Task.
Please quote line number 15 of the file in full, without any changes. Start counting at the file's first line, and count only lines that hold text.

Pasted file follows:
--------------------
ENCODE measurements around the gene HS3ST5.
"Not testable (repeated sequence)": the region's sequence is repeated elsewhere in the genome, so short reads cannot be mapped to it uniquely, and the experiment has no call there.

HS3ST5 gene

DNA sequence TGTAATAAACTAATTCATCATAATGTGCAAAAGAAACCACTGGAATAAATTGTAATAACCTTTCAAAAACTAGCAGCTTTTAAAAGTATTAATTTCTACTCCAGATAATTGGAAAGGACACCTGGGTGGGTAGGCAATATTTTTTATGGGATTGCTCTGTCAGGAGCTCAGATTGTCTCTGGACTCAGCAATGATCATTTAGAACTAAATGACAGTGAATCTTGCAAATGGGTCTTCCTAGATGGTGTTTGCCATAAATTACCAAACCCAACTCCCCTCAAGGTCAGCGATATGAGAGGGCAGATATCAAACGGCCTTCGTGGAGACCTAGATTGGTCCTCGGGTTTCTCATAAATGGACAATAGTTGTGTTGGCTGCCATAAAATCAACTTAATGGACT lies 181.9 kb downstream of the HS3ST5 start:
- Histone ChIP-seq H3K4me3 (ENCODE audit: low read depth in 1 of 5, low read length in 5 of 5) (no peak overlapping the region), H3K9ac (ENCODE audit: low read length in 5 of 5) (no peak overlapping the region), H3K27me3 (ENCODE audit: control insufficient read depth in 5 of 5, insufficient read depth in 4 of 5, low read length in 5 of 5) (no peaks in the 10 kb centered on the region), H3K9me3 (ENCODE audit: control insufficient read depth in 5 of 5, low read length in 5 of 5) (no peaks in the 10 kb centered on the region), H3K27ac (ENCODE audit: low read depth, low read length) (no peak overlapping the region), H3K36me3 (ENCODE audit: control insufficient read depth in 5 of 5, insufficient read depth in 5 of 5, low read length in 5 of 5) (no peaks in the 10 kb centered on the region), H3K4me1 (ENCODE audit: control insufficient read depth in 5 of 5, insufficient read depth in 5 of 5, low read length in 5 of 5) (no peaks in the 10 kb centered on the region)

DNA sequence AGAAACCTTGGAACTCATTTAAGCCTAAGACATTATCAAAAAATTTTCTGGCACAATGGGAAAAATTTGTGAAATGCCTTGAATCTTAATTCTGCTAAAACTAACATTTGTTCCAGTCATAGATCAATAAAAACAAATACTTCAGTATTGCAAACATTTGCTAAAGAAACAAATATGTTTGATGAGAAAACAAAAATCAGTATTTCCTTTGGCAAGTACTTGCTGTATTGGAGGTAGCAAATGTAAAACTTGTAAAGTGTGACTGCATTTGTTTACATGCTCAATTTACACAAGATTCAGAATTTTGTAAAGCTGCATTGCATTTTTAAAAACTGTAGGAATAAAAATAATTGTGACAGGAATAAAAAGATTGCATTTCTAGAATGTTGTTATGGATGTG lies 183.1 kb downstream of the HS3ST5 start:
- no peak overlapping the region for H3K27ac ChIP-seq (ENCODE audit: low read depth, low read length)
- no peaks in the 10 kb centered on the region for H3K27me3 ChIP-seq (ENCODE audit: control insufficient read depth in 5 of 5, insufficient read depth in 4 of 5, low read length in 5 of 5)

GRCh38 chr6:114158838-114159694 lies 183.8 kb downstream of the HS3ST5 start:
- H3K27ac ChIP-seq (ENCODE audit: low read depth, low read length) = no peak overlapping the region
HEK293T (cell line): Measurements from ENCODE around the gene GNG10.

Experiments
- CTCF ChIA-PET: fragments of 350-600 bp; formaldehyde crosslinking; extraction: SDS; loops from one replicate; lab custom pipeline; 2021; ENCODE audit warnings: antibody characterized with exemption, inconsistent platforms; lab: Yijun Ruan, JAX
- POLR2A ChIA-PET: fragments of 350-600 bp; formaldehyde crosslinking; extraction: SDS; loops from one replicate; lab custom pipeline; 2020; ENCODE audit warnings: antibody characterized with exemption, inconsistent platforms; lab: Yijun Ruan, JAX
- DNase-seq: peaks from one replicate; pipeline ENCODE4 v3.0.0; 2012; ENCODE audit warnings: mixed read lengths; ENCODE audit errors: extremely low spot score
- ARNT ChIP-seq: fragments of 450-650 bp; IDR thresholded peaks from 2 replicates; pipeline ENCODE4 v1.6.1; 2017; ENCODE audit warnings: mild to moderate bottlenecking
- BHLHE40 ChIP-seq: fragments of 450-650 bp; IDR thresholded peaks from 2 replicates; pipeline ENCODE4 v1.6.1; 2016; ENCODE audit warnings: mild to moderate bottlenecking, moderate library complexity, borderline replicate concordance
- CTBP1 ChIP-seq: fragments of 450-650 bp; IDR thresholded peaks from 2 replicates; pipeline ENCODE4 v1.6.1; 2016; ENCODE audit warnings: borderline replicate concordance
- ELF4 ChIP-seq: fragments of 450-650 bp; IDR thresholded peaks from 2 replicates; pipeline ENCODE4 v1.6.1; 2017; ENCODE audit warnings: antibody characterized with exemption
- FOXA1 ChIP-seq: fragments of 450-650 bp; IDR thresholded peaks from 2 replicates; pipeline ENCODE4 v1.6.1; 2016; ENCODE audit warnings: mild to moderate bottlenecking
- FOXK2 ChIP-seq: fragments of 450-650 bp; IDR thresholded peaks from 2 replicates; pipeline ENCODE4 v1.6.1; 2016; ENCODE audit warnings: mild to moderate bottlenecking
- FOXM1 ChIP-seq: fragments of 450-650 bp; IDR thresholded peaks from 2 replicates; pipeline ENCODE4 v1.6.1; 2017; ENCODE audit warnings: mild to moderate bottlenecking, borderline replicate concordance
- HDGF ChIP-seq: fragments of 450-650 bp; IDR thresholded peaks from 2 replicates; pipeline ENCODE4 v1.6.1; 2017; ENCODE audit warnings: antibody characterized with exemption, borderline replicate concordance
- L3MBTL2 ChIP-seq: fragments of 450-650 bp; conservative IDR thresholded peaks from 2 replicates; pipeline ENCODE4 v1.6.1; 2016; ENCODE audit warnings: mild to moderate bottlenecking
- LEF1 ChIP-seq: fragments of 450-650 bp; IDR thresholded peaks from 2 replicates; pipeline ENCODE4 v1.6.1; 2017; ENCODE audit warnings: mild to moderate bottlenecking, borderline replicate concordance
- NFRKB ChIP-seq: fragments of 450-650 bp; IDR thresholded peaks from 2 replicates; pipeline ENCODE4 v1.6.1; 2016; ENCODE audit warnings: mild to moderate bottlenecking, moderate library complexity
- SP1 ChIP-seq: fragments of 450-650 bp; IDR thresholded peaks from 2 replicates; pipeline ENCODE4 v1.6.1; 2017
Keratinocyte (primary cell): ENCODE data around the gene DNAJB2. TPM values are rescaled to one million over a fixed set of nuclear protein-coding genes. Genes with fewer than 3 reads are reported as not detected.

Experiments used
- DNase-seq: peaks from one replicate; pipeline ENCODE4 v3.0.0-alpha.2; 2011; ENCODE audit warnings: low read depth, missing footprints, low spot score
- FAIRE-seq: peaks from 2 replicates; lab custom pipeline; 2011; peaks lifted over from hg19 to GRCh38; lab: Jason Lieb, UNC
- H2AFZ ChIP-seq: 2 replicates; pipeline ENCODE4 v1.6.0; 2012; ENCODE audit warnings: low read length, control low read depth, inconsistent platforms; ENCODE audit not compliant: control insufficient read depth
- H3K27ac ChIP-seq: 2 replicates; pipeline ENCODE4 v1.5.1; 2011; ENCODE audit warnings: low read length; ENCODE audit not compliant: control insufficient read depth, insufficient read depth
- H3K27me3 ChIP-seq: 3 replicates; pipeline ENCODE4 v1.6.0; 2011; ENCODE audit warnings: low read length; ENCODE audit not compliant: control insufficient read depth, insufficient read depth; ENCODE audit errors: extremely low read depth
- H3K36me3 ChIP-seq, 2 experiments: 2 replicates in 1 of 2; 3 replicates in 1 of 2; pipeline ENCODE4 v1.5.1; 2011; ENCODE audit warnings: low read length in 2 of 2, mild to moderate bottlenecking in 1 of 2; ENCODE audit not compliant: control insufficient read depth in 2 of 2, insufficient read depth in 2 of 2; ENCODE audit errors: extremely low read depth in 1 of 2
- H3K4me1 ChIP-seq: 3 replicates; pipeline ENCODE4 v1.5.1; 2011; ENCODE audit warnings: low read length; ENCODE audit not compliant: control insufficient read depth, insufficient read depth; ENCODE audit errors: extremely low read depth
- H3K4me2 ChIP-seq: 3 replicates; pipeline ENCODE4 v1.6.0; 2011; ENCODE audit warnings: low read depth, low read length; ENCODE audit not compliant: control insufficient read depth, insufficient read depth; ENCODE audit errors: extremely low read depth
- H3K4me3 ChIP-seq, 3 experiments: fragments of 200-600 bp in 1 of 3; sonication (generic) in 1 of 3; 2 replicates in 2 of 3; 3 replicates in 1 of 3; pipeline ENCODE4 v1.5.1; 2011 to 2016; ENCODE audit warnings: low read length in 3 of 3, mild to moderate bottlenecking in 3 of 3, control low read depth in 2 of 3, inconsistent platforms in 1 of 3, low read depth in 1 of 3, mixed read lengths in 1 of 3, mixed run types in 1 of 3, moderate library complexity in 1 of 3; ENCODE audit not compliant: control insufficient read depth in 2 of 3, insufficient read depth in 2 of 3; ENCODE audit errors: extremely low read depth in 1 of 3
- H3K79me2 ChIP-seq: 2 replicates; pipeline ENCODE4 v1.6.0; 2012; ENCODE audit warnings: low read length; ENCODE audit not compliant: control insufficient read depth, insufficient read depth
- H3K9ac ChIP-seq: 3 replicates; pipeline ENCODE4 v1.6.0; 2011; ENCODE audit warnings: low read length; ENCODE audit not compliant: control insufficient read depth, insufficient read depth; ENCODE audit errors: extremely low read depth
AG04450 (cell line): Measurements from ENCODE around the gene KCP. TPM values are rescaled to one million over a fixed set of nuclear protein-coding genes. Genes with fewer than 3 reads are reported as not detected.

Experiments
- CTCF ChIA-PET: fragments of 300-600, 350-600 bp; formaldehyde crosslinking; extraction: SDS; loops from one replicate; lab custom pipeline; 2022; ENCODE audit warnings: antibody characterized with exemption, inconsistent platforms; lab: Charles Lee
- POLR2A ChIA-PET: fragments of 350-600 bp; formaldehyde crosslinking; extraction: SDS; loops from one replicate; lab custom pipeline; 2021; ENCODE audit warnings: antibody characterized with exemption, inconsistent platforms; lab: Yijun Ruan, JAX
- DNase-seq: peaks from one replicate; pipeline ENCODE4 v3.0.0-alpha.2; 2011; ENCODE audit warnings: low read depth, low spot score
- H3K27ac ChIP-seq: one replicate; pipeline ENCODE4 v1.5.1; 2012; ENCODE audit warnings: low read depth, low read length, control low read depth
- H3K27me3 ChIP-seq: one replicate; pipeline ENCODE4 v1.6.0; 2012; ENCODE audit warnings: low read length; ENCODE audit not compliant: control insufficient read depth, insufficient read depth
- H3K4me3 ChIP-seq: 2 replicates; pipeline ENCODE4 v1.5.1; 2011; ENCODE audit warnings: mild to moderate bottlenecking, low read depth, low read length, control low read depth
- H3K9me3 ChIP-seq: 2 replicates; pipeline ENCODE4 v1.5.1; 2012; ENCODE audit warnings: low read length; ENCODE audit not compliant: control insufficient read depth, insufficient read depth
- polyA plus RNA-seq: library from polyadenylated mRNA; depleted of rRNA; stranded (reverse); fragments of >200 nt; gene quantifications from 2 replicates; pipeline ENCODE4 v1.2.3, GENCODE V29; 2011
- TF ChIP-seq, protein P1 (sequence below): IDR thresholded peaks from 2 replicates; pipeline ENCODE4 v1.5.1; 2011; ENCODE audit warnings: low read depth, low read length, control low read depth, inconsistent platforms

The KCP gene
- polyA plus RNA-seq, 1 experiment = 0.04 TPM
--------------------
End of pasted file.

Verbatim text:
- DNase-seq: peaks from one replicate; pipeline ENCODE4 v3.0.0; 2012; ENCODE audit warnings: mixed read lengths; ENCODE audit errors: extremely low spot score